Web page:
Republicans hit Landrieu over climate change talk-a-thon

Photo provided by MGN Online
Tuesday, March 11, 2014 - 10:00am

Nearly 30 senators staged an overnight debate on the Senate floor Monday night through Tuesday morning, trying to bring attention to what they say is a dire need to combat climate change with legislative action.

But Sen. Mary Landrieu, the new chairman of the Senate Energy and Natural Resources Committee, was noticeably absent from the demonstration. The vulnerable Democrat faces re-election this fall in Louisiana, a state with large swaths of conservative voters.

And Republicans aren't letting her absence go unnoticed.

The National Republican Senatorial Committee, which aims to get Republicans elected to the Senate, put out a new web video Tuesday, hitting Landrieu for allowing the talk-a-thon to take place, despite her chairmanship. The video also argues the senator doesn't stand up enough for American energy.

"We're tired of waiting," the ad's narrator argues. A large spinning wheel--the kind typically seen as a website is loading--whirls on a black screen throughout the 30-second video, trying to convey a sense of impatience.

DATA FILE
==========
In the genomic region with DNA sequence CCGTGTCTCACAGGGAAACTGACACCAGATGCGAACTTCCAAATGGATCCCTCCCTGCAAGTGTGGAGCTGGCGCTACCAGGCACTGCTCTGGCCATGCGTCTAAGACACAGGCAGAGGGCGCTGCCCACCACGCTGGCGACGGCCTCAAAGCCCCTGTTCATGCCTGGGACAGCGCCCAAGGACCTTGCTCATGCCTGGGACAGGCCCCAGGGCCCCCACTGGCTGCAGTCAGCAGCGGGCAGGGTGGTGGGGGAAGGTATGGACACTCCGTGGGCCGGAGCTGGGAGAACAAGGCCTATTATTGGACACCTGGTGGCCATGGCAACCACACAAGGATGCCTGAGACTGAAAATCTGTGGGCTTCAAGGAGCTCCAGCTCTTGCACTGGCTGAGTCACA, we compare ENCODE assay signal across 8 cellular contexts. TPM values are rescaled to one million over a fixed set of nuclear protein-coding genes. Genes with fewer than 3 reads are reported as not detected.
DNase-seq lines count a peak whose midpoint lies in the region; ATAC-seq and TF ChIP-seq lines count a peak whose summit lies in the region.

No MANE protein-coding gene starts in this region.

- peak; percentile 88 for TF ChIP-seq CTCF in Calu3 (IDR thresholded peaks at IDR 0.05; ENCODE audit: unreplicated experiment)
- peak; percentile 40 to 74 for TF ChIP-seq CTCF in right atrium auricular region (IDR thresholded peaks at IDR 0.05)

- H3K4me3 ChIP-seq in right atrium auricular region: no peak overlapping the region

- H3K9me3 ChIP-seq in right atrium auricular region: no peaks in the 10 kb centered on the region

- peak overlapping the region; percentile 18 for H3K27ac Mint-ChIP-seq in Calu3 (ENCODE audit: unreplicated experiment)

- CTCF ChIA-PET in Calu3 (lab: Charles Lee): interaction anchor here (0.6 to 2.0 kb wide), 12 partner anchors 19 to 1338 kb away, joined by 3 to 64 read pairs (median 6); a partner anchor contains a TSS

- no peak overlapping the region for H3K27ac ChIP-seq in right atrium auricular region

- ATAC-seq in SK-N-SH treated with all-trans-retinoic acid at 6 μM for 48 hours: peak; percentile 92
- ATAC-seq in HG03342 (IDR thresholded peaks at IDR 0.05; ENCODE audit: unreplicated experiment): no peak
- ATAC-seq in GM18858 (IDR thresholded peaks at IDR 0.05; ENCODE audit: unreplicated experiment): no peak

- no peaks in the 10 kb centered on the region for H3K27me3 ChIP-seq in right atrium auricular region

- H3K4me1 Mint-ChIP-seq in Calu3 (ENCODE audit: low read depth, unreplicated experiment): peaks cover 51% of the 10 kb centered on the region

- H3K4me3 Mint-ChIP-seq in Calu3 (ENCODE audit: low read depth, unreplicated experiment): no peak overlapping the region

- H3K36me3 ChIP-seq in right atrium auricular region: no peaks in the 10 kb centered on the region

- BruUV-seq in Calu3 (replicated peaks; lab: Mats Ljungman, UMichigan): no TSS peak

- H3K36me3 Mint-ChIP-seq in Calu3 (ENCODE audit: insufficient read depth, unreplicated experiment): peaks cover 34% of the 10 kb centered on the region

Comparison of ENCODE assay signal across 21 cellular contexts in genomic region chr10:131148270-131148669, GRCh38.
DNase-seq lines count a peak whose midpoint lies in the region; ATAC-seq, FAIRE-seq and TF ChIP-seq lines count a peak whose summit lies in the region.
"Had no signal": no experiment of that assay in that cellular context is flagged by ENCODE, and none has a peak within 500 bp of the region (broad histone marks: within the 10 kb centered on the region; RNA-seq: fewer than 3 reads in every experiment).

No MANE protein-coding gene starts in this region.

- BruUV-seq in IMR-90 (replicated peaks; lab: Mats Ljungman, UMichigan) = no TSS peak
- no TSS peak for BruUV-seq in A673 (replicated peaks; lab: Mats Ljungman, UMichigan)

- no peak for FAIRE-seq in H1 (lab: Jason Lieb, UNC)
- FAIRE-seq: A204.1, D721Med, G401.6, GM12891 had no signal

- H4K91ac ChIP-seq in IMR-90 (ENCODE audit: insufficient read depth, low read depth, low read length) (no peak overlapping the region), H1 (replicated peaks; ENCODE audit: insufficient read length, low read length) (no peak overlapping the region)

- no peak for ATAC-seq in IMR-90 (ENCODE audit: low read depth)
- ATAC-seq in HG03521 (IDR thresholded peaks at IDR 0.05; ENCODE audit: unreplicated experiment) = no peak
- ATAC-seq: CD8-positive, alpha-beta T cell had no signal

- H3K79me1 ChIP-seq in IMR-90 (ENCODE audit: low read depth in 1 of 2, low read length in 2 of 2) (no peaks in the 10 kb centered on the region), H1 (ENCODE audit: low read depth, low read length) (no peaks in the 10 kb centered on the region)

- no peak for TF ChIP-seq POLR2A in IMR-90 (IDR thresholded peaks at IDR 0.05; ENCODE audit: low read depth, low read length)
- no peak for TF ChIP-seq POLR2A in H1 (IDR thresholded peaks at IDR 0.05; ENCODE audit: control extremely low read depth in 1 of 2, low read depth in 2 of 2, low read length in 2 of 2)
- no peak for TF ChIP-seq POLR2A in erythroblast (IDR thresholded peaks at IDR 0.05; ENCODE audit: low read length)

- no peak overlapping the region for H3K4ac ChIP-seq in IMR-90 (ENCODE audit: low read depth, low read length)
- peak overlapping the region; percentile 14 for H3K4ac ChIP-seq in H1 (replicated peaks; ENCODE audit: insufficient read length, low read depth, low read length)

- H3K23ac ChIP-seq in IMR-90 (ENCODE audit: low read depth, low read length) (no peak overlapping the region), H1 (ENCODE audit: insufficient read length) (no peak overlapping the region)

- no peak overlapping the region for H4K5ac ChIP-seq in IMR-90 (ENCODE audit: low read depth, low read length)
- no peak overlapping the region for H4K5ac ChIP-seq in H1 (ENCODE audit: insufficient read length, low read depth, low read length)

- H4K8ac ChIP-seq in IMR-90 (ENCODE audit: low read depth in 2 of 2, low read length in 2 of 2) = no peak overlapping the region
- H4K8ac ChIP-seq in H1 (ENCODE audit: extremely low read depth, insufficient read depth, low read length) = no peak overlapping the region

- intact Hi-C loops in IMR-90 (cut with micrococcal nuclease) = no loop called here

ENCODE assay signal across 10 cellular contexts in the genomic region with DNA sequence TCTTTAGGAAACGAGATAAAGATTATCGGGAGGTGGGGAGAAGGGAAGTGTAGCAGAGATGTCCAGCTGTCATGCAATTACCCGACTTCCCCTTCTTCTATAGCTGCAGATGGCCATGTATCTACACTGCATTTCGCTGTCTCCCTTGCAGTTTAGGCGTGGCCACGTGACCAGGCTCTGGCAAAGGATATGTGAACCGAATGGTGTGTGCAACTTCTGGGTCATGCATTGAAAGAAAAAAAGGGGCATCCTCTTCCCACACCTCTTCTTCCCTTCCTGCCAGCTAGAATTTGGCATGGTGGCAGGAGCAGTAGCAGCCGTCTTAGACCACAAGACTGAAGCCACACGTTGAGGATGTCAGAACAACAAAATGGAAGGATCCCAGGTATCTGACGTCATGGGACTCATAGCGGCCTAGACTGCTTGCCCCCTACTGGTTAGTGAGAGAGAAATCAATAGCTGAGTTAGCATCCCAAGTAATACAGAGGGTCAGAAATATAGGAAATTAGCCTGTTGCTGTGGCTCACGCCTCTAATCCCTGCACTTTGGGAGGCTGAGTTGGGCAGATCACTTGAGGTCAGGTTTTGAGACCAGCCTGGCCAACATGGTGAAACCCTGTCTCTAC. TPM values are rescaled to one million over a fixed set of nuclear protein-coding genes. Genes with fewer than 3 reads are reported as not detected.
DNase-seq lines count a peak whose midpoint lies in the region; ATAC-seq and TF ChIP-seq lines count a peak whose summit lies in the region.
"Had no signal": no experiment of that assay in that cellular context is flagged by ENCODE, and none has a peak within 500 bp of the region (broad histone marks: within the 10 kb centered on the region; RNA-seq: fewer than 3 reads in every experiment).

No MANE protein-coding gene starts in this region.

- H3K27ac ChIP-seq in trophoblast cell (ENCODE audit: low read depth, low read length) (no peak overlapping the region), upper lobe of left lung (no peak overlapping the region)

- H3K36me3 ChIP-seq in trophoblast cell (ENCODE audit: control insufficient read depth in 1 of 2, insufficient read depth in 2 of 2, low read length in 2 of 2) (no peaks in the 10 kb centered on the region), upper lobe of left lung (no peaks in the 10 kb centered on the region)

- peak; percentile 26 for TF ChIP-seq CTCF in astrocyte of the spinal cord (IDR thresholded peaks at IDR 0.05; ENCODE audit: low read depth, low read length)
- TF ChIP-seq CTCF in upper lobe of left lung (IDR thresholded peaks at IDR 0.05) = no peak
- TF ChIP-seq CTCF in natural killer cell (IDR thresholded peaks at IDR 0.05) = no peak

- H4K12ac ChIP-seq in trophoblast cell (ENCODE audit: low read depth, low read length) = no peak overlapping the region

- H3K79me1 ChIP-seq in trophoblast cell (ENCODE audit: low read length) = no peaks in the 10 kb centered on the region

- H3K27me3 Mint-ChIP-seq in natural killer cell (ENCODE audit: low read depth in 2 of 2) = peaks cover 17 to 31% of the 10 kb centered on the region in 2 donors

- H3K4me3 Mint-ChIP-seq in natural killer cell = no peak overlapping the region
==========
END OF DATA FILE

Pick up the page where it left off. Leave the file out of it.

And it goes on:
CNN reached out to see if Landrieu had a comment on why she didn't go to the event, but her office did not give an immediate response.

Landrieu wasn't the only Democratic senator who skipped the all-night session. Sens. Kay Hagan of North Carolina, Mark Pryor of Arkansas and Mark Begich of Alaska--all vulnerable lawmakers up for re-election this year--also passed.

Climate change over the years has turned into an issue that few facing difficult re-election campaigns have wanted to touch.

When Democrats tried to pass legislation during President Barack Obama's first term that would have capped carbon emissions, skepticism around climate change reached an all-time high.

Opponents, led by organizations and businesses involved in the fossil fuel industry, successfully turned public opinion and stopped any efforts in its tracks.

But the tide appears to be changing.

According to Gallup, 41% now say that climate change is exaggerated - 7 percentage points lower than its high in 2010. And the number of those who say the seriousness of the issue is underestimated is on the rise.

In his second term, Obama has also pledged to take more executive actions to deal with climate change and dedicate more money to the issue.

Obama wants limits on coal plants

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